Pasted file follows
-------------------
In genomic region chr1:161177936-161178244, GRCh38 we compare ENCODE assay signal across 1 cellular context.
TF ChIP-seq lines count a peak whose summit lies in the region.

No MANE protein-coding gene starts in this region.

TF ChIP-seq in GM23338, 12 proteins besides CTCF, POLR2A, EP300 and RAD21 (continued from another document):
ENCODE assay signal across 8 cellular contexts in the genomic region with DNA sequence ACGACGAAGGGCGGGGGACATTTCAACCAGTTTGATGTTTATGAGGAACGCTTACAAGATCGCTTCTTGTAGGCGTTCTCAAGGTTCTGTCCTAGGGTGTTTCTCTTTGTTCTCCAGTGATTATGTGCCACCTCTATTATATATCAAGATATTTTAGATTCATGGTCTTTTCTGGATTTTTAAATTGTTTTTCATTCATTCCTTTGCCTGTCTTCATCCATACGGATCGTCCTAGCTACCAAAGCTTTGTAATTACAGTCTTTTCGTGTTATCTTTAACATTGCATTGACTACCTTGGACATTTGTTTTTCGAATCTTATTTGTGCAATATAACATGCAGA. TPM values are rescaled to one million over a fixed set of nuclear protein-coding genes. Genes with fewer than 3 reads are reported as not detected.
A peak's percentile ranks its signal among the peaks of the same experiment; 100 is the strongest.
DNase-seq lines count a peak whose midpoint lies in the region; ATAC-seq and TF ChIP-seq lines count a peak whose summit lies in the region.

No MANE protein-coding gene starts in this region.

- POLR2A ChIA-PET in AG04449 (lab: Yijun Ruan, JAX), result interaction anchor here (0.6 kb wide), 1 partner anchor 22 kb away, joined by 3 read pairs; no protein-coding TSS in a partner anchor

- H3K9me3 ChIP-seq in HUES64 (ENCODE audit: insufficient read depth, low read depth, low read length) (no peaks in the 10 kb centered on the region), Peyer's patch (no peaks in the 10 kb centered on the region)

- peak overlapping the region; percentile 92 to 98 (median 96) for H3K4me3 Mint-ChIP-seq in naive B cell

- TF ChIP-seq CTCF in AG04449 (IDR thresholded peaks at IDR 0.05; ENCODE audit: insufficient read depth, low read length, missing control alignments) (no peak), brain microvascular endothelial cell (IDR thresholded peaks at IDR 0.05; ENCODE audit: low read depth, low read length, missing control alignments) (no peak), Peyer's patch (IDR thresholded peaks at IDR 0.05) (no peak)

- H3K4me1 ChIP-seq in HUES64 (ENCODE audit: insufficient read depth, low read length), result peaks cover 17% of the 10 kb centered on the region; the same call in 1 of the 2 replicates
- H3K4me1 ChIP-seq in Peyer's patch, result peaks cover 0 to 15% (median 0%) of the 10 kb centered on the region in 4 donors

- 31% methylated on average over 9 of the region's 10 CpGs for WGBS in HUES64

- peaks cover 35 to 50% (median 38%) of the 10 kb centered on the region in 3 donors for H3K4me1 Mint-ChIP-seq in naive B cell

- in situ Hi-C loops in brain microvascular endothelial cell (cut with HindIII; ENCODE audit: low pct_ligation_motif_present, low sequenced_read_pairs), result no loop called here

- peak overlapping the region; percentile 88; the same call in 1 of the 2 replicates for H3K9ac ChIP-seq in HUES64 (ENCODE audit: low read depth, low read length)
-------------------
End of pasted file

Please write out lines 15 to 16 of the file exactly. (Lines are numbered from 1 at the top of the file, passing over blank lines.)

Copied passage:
- 31% methylated on average over 9 of the region's 10 CpGs for WGBS in HUES64

- peaks cover 35 to 50% (median 38%) of the 10 kb centered on the region in 3 donors for H3K4me1 Mint-ChIP-seq in naive B cell